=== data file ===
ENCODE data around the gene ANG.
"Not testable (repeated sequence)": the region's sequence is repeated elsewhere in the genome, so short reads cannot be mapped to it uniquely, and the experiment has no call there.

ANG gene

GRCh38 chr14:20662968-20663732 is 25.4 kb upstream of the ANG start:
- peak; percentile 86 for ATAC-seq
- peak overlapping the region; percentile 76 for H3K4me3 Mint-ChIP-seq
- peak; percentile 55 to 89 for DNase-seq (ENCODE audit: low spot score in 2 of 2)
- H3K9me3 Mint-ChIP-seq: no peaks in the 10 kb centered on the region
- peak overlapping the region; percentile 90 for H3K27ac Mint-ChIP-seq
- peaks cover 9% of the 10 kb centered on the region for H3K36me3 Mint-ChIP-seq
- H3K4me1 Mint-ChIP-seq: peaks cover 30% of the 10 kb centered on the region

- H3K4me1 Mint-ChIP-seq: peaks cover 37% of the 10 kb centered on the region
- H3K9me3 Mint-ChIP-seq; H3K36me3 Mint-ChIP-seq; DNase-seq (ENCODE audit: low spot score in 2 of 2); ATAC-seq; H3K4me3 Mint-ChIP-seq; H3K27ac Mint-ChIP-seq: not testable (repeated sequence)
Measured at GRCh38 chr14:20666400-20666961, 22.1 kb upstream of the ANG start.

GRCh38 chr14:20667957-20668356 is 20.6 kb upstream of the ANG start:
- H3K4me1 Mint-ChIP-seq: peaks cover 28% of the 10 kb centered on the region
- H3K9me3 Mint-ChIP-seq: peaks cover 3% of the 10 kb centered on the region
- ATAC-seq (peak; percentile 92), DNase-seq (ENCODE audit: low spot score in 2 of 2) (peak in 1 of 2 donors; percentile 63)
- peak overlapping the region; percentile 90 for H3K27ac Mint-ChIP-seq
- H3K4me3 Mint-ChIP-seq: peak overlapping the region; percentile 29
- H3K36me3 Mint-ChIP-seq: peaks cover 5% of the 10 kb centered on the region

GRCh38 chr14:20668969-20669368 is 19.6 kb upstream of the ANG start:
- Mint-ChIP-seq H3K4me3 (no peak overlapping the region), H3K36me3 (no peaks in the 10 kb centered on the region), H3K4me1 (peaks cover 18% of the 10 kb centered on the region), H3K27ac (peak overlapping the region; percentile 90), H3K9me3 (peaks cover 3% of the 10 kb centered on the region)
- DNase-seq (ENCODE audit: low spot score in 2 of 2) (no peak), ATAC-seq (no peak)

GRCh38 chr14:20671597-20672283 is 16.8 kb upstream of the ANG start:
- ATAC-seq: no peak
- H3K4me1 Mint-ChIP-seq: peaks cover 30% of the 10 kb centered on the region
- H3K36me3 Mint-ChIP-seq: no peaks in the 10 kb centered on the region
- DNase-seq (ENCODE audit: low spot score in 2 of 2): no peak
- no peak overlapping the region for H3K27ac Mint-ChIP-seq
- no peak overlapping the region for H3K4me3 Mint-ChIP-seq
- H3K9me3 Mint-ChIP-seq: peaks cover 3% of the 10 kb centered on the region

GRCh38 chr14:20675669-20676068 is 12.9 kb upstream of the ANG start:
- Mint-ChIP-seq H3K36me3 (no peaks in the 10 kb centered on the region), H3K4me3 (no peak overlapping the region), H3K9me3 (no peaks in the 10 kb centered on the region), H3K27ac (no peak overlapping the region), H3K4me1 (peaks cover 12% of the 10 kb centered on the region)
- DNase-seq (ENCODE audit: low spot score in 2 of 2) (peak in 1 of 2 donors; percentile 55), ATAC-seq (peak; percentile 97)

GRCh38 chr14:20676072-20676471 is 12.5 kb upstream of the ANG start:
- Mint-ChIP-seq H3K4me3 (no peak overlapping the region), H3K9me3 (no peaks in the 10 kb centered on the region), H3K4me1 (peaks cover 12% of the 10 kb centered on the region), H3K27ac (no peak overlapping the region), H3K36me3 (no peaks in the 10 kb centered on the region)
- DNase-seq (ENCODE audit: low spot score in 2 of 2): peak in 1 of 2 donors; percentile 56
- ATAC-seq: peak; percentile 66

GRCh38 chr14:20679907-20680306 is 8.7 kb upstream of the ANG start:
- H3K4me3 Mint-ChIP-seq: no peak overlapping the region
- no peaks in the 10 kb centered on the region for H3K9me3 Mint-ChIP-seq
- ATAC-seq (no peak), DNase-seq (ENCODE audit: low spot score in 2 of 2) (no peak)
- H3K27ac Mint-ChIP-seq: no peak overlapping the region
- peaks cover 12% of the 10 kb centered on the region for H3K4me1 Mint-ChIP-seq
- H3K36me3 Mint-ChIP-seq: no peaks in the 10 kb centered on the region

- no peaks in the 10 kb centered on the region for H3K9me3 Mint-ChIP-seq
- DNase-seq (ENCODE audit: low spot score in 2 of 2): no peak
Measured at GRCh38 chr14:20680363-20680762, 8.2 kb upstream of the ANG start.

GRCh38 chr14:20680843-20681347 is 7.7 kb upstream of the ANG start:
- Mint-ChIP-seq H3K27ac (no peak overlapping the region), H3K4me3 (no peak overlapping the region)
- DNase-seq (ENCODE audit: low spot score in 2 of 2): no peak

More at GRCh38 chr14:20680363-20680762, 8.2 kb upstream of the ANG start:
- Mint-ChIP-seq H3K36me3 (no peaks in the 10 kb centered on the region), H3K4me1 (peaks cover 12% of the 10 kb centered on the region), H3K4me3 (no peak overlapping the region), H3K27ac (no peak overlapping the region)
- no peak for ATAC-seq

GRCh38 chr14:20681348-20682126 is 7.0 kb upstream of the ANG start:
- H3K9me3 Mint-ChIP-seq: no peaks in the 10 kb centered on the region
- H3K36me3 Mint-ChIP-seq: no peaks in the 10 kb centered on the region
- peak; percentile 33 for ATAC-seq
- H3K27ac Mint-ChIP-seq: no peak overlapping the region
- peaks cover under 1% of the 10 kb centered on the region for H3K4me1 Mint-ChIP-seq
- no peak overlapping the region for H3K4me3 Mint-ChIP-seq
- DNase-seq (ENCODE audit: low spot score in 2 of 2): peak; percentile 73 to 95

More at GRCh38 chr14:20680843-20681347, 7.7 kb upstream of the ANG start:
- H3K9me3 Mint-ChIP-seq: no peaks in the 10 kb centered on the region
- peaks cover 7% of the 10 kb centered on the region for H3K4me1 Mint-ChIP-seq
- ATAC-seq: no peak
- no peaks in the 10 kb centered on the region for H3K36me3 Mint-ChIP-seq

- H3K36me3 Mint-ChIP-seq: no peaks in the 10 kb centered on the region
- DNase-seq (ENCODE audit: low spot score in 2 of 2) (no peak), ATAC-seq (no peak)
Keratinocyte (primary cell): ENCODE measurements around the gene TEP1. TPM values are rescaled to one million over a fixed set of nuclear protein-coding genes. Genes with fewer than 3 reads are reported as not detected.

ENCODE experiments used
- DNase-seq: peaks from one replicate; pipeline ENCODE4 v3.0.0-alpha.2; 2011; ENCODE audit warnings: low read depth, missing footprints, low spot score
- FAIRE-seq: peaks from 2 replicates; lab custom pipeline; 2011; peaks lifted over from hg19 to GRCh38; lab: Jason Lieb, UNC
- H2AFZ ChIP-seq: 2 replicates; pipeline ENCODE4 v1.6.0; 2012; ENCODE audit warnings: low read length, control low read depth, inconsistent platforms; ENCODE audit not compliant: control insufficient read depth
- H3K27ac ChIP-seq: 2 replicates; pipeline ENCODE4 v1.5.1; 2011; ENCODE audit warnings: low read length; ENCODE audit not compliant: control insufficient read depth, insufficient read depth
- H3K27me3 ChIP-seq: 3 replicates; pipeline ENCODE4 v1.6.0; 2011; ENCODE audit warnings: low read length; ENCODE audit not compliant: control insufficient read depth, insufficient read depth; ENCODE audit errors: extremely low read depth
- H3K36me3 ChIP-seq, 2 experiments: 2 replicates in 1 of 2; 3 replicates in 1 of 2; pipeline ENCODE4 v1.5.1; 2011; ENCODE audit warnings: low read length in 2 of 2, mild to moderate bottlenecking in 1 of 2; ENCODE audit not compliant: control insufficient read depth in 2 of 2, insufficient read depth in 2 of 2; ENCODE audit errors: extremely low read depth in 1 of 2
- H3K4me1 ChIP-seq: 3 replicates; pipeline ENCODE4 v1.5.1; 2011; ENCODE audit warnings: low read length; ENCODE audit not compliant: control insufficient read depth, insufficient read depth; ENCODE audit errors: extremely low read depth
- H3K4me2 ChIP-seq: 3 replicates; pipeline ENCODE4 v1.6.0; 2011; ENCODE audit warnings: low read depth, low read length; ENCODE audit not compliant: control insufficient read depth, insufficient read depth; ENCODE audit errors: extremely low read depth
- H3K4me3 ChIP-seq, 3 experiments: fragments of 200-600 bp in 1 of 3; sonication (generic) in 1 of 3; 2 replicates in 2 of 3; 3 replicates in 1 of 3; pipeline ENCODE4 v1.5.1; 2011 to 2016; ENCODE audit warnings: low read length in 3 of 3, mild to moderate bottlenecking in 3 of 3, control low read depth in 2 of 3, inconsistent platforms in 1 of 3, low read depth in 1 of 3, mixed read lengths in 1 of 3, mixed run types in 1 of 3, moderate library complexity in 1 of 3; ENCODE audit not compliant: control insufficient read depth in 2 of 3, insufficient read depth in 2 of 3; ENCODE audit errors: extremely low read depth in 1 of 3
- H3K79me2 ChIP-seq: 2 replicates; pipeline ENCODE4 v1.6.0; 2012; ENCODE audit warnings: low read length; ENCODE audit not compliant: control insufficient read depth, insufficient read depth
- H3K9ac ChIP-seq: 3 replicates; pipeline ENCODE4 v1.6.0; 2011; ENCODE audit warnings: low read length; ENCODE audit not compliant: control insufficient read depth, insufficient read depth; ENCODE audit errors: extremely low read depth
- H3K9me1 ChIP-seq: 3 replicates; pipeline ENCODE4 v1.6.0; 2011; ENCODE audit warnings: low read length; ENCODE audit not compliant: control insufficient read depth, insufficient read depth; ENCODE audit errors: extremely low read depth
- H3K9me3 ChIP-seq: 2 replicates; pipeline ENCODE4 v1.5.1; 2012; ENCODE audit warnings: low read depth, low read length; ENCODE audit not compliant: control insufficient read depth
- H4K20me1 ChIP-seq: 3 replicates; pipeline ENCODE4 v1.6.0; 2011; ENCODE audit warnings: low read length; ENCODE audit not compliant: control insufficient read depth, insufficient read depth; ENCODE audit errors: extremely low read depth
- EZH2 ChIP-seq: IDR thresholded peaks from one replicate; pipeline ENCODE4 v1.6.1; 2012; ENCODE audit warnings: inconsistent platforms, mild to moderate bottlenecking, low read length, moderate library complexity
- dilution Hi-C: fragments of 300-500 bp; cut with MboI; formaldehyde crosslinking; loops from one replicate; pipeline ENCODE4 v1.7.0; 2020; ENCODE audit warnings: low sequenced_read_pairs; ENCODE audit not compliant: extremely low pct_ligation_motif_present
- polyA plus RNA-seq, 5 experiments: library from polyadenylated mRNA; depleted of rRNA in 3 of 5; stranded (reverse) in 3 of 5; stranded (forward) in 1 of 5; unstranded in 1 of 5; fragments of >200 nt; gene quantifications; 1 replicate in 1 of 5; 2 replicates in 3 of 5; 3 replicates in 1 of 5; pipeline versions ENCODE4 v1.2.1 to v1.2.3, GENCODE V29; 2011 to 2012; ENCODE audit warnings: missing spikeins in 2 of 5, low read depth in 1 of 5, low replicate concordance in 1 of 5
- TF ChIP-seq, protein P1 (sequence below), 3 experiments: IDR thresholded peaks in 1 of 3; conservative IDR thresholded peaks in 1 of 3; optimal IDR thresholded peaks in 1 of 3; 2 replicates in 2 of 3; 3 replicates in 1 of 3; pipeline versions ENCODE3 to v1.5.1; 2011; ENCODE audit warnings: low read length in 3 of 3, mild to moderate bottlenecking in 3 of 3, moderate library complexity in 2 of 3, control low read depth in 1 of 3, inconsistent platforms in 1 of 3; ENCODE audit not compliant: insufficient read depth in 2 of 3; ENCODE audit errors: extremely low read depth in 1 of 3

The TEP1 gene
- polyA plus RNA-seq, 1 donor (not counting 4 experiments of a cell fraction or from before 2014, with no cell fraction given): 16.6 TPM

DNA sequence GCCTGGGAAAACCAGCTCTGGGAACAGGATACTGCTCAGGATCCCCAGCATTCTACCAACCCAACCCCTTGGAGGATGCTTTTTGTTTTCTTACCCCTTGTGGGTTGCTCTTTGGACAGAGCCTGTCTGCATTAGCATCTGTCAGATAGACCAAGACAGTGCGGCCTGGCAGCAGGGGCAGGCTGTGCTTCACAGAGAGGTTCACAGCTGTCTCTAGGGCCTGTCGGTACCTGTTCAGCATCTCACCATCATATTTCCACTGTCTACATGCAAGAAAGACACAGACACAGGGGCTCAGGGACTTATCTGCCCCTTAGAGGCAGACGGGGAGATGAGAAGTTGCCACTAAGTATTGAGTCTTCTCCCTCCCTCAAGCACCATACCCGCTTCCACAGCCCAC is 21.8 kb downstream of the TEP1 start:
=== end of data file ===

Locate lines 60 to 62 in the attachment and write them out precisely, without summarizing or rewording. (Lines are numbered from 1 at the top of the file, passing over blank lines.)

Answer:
- H3K27ac Mint-ChIP-seq: no peak overlapping the region
- peaks cover under 1% of the 10 kb centered on the region for H3K4me1 Mint-ChIP-seq
- no peak overlapping the region for H3K4me3 Mint-ChIP-seq